At a recent Q&A Dan Abramov talked of the React core team becoming more opinionated about styling approaches:
“We used to be very unopinionated about styling. We’re getting a few more opinions now because there are a few more constraints like streaming server rendering, server components. We start caring a bit more about performance. Overall we’re thinking for dynamic stuff just use inline styles. For things that don’t change use something that compiles to CSS so that it doesn’t have extra runtime costs. A lot of these approaches with runtimes are really expensive.”
This statement reiterated what had already been said by Sebastian Markbage.
CSS-in-JS solutions with a runtime include libraries like Emotion and Styled Components, which still remain popular.
Their impact on performance is a topic that Alex Russell, a Product Manager on Microsoft Edge, has harped on about for years, referring to the approach as a "full-on catastrophe", writing:
"At load time we can parallelise parsing of CSS, JS, and HTML. But when you stuff your CSS into JS, it means we need to parse & run JS to get rules into the doc."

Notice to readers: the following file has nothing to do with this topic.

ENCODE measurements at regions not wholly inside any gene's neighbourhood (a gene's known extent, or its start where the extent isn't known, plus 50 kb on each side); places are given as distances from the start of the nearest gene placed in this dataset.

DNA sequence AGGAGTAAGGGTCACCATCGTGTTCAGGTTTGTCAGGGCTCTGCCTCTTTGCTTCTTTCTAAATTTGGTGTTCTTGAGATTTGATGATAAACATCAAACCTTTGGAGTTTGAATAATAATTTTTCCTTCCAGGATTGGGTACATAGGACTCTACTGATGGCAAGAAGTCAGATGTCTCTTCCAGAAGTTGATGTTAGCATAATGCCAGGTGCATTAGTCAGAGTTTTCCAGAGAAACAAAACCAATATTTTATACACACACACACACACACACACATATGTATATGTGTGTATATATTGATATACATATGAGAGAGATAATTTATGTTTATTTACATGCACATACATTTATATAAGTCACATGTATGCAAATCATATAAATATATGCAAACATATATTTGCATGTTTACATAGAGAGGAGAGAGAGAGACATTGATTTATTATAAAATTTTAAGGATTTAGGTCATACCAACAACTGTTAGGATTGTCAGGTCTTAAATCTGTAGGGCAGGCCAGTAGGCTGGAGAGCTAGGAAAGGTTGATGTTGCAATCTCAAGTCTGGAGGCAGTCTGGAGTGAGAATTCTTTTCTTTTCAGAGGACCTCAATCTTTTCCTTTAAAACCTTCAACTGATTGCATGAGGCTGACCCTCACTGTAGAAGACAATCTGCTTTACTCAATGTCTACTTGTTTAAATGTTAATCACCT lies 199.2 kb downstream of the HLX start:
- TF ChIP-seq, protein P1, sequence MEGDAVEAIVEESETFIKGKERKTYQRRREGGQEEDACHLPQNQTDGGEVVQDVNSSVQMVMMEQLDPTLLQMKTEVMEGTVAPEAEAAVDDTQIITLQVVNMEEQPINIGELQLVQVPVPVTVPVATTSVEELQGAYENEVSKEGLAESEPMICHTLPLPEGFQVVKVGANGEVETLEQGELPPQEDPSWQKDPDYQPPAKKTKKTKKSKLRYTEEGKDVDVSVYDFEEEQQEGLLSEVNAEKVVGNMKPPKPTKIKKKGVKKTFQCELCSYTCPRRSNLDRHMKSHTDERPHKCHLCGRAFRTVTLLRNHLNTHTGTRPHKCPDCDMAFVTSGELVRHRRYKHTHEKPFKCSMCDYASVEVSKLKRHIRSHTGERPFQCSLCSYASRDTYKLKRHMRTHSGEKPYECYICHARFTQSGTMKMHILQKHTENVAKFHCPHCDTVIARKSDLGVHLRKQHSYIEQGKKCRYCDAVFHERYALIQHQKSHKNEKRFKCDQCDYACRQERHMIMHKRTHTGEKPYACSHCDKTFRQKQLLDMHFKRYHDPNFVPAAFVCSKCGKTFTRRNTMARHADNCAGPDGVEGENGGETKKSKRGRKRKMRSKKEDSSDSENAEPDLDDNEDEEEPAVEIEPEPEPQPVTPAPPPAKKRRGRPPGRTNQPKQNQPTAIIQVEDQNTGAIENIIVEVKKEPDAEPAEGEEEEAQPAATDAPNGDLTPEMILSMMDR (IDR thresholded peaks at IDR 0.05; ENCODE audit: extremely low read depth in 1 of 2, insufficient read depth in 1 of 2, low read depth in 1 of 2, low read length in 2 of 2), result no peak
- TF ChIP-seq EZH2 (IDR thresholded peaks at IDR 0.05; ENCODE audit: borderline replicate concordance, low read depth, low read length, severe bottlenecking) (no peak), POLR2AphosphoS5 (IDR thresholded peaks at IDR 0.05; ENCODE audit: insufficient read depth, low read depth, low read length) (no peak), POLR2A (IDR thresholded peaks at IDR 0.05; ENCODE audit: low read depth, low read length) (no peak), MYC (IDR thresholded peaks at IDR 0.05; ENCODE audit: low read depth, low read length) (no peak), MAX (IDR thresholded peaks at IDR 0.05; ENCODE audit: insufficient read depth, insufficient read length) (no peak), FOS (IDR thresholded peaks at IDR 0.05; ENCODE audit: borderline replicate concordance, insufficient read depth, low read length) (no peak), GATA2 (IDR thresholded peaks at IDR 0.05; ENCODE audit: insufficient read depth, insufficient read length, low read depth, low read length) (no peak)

Facebook/Meta had announced plans to open source their own zero-runtime CSS-in-JS tool, but that was several years ago so may never happen. There are several open source alternatives. An engineer at Airbnb recently blogged about that companies move from a runtime CSS-in-JS library to Linaria, a zero runtime option.
There’s also Vanilla Extract from Mark Dalgleish (a co-creator of CSS Modules), another zero runtime tool that involves writing styles in TypeScript and compiling them to static CSS files at build time. In my opinion the idea of writing styles in Typescript sounds appalling, but it’s not without its fans.
It’s been Tailwind, a JIT (Just In Time) compiled atomic CSS library (with no client-side runtime), that has really taken off, with fifty eight thousand GitHub stars at the time of writing.
Or you could just write CSS. With CSS itself getting more powerful with features like
@layer, it’s fair to say that some of the original rationale for CSS-in-JS is less relevant today. Importing a SASS or CSS file at the top of a JSX file still works well for me. As someone that spends time designing in the browser I’d be happy to never see an unreadable machine-generated class like
.atm_5tsdf ever again.